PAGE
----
WASHINGTON — The brewing storm over President Obama's chosen Secretary of Defense, Chuck Hagel, is reviving a bitter battle from early in the president's first term: The intense and successful campaign against the appointment of veteran diplomat an foreign policy "realist," Chas Freeman, to head the National Intelligence Council.
Like Hagel, Freeman drew intense opposition from neoconservatives and Jewish groups concerned with his skepticism of the U.S. relationship with Israel, but in both cases the fight may be decided on other fronts. In Freeman's case, quotes that made him appear sympathetic to China's regime helped kill the nomination. Hagel has apologized for shots at gays.
Less well known is the fact that the men don't just share a narrative: They worked together at the same organization after Freeman dropped his bid for the intelligence board. Hagel served as chairman of the Atlantic Council, while Freeman returned to its board in 2000 and 2010. (Freeman was a longtime board-member, taking time off when he was under consideration for the NIC job, an official at the group said; his name appears on its IRS filings from both 2009 and 2010.) And the repetition offers a glimpse of the bitter, institutional fight underlying the battle over Hagel between two entrenched foreign policy world-views — and the extent to which Hagel's ascent offers traditional realists, who put national interest ahead of human rights or values, a chance to refight battles lost early in the first Obama term.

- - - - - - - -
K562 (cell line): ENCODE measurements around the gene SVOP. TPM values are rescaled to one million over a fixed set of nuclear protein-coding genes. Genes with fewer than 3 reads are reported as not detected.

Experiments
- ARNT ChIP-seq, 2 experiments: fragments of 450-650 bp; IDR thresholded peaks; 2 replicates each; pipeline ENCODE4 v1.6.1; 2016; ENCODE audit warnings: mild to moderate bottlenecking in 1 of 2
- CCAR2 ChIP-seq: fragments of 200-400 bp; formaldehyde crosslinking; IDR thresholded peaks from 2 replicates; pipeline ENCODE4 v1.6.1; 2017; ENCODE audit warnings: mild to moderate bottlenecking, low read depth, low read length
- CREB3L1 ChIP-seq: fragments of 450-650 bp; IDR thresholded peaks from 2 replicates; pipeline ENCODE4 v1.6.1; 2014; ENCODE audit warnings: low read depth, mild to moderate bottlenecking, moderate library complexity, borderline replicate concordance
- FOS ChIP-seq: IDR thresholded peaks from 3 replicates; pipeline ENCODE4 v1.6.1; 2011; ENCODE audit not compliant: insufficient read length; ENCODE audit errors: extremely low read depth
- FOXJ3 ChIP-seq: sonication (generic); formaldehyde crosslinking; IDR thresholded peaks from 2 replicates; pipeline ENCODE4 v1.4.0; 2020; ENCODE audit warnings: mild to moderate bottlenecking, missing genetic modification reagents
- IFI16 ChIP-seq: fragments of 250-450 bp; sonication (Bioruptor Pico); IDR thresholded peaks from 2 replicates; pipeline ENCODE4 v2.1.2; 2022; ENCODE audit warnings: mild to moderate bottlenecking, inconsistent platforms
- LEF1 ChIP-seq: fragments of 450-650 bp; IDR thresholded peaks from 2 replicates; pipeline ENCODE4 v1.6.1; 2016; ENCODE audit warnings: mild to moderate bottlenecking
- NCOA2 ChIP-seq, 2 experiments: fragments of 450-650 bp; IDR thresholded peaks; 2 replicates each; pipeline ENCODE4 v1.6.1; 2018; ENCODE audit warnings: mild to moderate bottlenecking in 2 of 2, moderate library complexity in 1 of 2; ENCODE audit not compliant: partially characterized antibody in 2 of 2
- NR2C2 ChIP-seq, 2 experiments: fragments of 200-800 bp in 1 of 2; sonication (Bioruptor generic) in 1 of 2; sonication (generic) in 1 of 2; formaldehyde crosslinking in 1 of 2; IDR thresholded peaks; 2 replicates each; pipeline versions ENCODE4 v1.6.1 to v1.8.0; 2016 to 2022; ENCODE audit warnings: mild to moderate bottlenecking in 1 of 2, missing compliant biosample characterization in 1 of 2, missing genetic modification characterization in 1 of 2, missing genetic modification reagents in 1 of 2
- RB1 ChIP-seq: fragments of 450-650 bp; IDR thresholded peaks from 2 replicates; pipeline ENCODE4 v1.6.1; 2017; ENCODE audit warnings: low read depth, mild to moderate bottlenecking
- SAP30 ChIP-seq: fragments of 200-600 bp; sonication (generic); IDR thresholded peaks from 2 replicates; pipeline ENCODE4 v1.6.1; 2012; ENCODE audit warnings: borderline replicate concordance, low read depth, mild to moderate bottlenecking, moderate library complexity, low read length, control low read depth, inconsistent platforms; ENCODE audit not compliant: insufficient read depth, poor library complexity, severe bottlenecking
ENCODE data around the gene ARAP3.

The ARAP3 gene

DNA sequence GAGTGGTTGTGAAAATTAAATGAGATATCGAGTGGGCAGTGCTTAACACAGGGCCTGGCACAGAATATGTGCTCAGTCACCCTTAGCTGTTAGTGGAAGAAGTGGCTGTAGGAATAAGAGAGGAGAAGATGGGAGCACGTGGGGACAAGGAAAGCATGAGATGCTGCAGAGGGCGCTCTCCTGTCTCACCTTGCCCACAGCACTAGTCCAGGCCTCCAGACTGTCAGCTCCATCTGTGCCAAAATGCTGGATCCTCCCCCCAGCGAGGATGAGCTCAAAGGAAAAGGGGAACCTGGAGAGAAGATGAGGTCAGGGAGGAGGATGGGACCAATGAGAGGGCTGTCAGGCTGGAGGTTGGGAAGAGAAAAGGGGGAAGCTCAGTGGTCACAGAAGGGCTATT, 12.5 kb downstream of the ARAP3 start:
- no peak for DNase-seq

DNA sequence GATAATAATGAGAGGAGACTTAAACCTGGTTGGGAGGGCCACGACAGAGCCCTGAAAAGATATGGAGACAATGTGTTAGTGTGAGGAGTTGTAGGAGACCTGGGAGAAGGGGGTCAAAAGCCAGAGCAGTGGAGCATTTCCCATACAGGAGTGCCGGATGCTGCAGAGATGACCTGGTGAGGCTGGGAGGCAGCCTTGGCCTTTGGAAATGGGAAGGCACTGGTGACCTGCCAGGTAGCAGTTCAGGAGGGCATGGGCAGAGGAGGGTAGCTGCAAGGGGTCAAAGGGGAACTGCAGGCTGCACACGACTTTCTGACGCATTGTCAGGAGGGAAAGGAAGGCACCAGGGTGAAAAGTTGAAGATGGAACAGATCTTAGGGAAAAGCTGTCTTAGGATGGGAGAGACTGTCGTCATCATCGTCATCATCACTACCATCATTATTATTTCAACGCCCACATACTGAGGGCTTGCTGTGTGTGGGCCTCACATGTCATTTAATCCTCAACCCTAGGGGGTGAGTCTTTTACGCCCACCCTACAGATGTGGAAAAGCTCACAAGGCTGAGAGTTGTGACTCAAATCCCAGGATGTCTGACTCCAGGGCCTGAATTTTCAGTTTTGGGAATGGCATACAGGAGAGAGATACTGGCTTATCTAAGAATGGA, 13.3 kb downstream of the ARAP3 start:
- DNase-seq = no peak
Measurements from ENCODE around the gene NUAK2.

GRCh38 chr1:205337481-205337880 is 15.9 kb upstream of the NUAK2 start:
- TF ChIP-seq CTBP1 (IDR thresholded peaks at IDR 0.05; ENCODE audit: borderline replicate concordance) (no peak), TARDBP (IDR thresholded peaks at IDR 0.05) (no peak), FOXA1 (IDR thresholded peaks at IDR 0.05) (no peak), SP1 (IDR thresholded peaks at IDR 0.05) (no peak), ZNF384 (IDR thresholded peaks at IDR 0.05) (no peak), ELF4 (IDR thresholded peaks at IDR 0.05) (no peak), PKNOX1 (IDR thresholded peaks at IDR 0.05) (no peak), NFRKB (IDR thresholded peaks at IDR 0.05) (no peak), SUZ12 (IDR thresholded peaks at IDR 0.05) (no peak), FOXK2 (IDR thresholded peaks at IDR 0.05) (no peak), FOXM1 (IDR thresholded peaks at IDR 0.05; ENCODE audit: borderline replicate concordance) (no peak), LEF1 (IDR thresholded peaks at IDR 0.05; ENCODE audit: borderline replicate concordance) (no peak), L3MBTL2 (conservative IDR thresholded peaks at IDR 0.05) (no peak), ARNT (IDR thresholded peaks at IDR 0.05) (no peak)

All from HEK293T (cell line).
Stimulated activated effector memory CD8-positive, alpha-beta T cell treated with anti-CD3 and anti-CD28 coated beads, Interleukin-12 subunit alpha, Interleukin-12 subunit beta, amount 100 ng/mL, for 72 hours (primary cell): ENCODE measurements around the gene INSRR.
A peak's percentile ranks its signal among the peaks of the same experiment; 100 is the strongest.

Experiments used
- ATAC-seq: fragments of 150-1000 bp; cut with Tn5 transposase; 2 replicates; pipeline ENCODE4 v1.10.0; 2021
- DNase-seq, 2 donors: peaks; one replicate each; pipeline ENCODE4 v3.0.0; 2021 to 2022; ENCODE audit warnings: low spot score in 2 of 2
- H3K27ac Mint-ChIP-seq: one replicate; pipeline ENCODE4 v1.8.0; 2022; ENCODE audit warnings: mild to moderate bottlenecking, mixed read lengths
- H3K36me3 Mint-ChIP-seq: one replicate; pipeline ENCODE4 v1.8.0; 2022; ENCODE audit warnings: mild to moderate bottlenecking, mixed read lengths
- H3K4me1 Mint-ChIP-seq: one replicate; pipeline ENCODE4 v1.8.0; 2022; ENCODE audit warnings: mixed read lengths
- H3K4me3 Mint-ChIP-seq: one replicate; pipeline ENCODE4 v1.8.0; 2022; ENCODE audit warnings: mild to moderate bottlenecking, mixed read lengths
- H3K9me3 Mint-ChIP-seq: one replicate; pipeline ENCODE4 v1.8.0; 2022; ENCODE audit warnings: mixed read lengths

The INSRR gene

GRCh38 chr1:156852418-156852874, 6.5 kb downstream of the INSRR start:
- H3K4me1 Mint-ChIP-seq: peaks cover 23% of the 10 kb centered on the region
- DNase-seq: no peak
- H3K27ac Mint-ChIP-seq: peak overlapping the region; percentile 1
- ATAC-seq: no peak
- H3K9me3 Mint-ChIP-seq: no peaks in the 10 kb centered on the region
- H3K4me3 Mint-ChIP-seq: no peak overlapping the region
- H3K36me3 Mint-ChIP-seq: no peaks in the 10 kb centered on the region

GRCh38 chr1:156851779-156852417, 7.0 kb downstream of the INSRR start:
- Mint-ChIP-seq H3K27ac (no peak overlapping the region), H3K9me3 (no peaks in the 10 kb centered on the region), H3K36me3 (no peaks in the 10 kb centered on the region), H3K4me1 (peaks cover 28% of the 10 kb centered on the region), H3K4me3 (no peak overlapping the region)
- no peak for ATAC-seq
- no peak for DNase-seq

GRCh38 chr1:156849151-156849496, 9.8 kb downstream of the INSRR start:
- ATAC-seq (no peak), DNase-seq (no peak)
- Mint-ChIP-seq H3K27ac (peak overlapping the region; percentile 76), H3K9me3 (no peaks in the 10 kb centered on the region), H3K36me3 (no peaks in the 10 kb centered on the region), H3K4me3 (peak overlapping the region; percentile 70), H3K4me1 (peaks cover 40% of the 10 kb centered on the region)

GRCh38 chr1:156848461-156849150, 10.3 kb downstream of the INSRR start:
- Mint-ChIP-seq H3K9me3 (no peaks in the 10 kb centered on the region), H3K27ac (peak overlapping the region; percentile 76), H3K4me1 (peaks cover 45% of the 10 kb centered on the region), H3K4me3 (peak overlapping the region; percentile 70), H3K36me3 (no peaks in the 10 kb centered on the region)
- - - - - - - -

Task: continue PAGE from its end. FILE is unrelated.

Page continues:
Freeman, who bitterly blasted the "Israel Lobby" in 2009, has Hagel's defense, telling the liberal foreign policy bloggerJim Lobe that "History is indeed repeating itself with Sen. Hagel; this time, as Marx predicted, as farce."
All of the elements I noted in my statement of withdrawal in 2009 are there: "The tactics of the Israel Lobby plumb the depths of dishonor and indecency and include character assassination, selective misquotation, the willful distortion of the record, the fabrication of falsehoods, and an utter disregard for the truth. The aim of this Lobby is control of the policy process through the exercise of a veto over the appointment of people who dispute the wisdom of its views, the substitution of political correctness for analysis, and the exclusion of any and all options for decision by Americans and our government other than those that it favors." None of this has changed, including the effort to make the campaign appear to be about something other than obeisance to Israel. (China in my case; so far gay rights — with more likely to come — in Sen. Hagel's.)
Freeman remains an intense critic of the Israeli government, and wrote last month that Israel's bombing campaign in Gaza was tied to the country's coming elections.
"It's popular in Israel to kill many Palestinians in Gaza…a war against Hamas wins votes," he said.
Last month he also criticized American Israel supporters being part of a "propaganda" effort.
In some countries, like the United States, Israel can rely upon a "fifth column" of activist sympathizers to amplify its messages, to rebut and discredit statements that contradict its arguments, facts, and fabrications, and to impugn the moral standing of those who make such statements. Israel makes intelligent use of the possibilities this creates for public-private partnership in propaganda."